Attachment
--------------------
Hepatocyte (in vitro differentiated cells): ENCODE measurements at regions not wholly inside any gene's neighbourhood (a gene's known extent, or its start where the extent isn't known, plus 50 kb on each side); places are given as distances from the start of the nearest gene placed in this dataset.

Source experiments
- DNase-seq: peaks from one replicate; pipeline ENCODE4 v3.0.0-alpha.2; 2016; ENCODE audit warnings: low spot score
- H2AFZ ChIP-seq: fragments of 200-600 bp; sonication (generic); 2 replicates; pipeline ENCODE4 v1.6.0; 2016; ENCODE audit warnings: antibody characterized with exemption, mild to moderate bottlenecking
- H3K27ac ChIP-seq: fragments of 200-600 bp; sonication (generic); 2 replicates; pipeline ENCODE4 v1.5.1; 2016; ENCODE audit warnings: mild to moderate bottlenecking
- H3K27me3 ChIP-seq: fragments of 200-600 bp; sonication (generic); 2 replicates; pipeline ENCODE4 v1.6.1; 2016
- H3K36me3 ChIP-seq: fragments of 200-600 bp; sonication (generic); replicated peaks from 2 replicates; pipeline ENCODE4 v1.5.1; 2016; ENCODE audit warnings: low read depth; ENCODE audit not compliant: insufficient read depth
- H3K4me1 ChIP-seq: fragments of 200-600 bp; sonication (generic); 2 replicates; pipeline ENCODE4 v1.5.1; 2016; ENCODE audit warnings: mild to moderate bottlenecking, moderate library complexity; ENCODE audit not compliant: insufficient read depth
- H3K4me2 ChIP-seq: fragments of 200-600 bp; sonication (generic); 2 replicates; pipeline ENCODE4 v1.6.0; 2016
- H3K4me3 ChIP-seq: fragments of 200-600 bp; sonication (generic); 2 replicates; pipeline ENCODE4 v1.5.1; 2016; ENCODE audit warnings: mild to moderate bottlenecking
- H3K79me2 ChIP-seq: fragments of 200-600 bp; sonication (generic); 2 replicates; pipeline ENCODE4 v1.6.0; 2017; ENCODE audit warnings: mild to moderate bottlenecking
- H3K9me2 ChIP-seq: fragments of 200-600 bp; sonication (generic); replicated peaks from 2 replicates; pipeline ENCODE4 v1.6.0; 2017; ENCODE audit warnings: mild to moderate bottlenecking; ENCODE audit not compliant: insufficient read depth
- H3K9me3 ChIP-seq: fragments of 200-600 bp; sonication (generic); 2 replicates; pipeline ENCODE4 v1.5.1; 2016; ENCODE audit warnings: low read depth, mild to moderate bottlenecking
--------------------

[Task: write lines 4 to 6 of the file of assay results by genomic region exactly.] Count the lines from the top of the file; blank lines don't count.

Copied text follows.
- H2AFZ ChIP-seq: fragments of 200-600 bp; sonication (generic); 2 replicates; pipeline ENCODE4 v1.6.0; 2016; ENCODE audit warnings: antibody characterized with exemption, mild to moderate bottlenecking
- H3K27ac ChIP-seq: fragments of 200-600 bp; sonication (generic); 2 replicates; pipeline ENCODE4 v1.5.1; 2016; ENCODE audit warnings: mild to moderate bottlenecking
- H3K27me3 ChIP-seq: fragments of 200-600 bp; sonication (generic); 2 replicates; pipeline ENCODE4 v1.6.1; 2016